4 : Darwin: an Australian community

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A government responding to change


Creating Darwins Future
In 2006 the Northern Territory government undertook a community consultation project about how to make Darwin a better place to live, work and play. The overall aim of the project was to develop a vibrant, 24 hour city where residential, commercial and entertainment centres come together in an environment that has a strong tropical focus. The project used community feedback to develop the Creating Darwins Future A Tropical Harbour City strategy. As a result of the feedback, the government is proceeding with three key themes in its future development of Darwin: recreation and lifestyle making sure that the features that make the Darwin lifestyle special are protected and enhanced tourism and heritage building on Darwins unique history, heritage and physical features to protect heritage and attract new visitors development striking the right balance as Darwins industries, business and population grow. In the first stage of the project, five key actions are being implemented, focusing on the central business district (CBD): building a World War II museum next to Parliament House, commemorating the defence of Darwin creating a ribbon of green right around the CBD, stretching down to the botanic gardens giving State Square an extreme makeover, creating a focal point for people and visitors in the CBD changing the planning scheme to ensure that the CBD has a tropical and peoplefriendly feel to its streets and buildings ensuring that anti-social behavior in the CBD is controlled and minimised. The government is now working on the second stage of its community consultation.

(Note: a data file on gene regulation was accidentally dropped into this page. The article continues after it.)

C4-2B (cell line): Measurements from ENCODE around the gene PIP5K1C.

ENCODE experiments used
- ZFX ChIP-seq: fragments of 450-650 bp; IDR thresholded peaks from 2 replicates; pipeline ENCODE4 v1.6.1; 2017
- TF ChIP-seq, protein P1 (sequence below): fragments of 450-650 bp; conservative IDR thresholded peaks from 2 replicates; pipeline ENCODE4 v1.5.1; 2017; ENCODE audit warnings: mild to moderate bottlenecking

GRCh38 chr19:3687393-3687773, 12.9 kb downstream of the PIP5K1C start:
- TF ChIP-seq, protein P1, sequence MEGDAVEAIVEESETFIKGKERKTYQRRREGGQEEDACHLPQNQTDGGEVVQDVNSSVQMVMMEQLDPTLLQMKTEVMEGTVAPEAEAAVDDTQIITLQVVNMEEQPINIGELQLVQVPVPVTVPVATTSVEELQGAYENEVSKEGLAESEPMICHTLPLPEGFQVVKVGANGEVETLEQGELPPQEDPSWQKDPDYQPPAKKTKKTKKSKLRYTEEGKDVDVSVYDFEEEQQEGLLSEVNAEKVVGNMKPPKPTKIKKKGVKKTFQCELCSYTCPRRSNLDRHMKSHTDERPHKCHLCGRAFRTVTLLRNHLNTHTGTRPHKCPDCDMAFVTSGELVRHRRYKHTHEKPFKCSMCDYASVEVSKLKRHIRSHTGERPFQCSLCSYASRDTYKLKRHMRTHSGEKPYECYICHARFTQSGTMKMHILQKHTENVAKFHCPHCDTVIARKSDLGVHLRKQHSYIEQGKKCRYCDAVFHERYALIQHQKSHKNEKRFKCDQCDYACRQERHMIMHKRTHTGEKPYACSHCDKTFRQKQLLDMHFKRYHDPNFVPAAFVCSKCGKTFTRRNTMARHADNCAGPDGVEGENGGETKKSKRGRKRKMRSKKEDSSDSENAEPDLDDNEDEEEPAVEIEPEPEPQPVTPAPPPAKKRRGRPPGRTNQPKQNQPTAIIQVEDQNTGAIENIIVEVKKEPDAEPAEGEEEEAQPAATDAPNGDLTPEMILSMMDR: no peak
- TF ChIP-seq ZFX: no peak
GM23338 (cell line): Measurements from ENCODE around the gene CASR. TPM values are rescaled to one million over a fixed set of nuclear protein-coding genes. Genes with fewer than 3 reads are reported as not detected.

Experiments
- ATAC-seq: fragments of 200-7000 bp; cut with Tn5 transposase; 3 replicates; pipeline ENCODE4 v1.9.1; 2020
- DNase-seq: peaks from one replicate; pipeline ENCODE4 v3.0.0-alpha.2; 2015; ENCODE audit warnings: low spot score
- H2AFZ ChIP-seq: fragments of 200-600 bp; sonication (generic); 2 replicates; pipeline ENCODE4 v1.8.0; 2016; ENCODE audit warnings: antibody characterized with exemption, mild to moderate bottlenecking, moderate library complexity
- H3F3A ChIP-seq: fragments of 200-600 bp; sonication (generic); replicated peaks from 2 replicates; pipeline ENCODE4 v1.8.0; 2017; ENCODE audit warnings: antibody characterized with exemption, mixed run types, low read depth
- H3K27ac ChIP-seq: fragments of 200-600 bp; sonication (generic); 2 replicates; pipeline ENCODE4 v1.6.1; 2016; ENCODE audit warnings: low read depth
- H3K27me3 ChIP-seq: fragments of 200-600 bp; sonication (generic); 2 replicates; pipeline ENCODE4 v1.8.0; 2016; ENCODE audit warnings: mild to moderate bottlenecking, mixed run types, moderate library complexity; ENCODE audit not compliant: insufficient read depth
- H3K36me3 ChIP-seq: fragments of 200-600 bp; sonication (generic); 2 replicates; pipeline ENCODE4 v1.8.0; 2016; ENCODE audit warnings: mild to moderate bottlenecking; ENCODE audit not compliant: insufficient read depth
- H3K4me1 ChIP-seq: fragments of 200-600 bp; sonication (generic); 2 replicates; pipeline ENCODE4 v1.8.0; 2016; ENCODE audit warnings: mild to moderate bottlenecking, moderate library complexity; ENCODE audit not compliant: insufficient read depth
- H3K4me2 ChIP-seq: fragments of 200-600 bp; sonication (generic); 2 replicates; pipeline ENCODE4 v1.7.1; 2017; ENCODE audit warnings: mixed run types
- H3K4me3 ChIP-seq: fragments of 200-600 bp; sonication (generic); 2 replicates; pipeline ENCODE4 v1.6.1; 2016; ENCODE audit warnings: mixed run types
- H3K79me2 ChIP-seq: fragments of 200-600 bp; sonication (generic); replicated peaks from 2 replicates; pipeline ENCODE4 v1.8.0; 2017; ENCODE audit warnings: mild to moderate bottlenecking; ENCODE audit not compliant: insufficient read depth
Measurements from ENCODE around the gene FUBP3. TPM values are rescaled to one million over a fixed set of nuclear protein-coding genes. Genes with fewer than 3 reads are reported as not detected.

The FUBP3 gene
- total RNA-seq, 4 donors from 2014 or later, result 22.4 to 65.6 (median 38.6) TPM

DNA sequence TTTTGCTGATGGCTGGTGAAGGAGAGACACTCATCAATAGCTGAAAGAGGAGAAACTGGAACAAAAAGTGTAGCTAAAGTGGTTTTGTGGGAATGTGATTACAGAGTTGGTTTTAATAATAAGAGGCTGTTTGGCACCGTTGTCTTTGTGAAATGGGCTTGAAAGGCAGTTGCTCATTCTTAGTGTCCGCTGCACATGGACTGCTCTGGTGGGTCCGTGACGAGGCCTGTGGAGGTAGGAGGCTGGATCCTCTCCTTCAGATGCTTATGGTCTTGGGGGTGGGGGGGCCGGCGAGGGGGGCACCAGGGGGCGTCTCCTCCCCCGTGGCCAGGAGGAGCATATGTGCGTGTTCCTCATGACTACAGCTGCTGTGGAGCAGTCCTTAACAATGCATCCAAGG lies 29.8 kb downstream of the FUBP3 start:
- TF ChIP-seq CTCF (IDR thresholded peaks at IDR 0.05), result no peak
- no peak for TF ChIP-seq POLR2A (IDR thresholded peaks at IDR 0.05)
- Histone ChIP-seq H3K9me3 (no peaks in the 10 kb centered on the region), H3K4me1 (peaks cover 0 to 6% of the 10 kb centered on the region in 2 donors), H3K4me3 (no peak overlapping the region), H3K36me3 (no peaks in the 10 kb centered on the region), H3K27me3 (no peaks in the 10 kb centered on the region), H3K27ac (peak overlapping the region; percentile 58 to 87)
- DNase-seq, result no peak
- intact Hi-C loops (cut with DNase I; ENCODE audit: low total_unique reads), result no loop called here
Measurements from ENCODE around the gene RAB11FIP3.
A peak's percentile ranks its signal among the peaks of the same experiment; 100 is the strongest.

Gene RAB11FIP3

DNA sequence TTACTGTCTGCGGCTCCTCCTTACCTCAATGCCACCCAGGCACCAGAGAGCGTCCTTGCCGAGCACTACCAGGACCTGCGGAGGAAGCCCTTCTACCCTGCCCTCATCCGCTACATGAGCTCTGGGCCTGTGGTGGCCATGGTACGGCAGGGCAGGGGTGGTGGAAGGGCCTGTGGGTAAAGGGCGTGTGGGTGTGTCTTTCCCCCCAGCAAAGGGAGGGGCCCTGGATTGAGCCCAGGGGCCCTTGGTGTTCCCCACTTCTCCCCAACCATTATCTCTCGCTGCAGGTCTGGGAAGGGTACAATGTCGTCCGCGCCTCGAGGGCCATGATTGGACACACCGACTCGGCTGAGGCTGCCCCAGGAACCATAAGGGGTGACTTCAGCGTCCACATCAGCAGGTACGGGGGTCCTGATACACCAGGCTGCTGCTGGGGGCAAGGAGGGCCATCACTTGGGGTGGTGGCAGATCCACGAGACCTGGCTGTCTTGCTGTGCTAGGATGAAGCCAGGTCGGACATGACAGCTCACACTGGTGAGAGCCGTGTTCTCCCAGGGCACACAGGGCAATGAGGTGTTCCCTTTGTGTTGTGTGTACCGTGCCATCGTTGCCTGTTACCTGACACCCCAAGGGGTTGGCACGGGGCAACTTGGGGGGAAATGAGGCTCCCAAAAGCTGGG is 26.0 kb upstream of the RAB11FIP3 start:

[4.35] An oblique aerial photo of Darwin

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Learning about
1 2 3 4 Describe the population growth that has been experienced by Darwin in recent years. Explain why tourism is so important to Darwin and the Northern Territory economy. Discuss the impact of the defence forces on the community of Darwin. Discuss the economic impacts of the following on the community of Darwin: a the East Arm wharf and container terminal b the development of the Timor Sea oil and gas c the AustralAsia railway, linking Adelaide to Darwin. Analyse the role played by each of the following in dealing with Darwins itinerant Indigenous population: a the Northern Territory government b the Larrakia people c community service organisations in Darwin. Describe the role of the LNAC in creating changes and improvements in the lives of the Larrakia people. Explain what the Environment Centre is and its purpose. Outline the actions that the Environment Centre has taken in responding to the development of Darwin Harbour.

6 7

Learning to
1 2 You have been commissioned by Palmerston City Council to produce either a radio or television advertisement to encourage people to live in Palmerston. Use the information on the Palmerston City Council website at www.pcc.nt.gov.au to assist you to write your script. Hansard is the title for the official printed report of parliamentary debates. The Hansard for the Northern Territory parliament can be found on the Northern Territory government website at www.nt.gov.au. Under NT Government click on Hansard and Legislation. Then click on the parliamentary record for the current assembly. Click on question by subject. Compile a summary of the main issues facing the community of Darwin at present. In your summary: a clearly outline the issues b provide an overview of the people involved c note the changes that are likely or unlikely to come about. Write a feature article for a newspaper about Darwin and the changes it has experienced in recent years. In your article: a describe the factors causing change b explain the impacts of change on the community c analyse the strategies and actions of individuals, groups and governments in responding to change. Visit the website of Mission Australia at www.missionaustralia.com.au and search for Darwin. Investigate the role played by Mission Australia in dealing with the social problems in Darwin. Prepare a written or oral report on your findings. Visit the Northern Territory governments Creating Darwins Future webpage at www.futuredarwin.nt.gov.au/index.html. Click on the interactive map to explore the location and photos of the governments future plans for Darwin.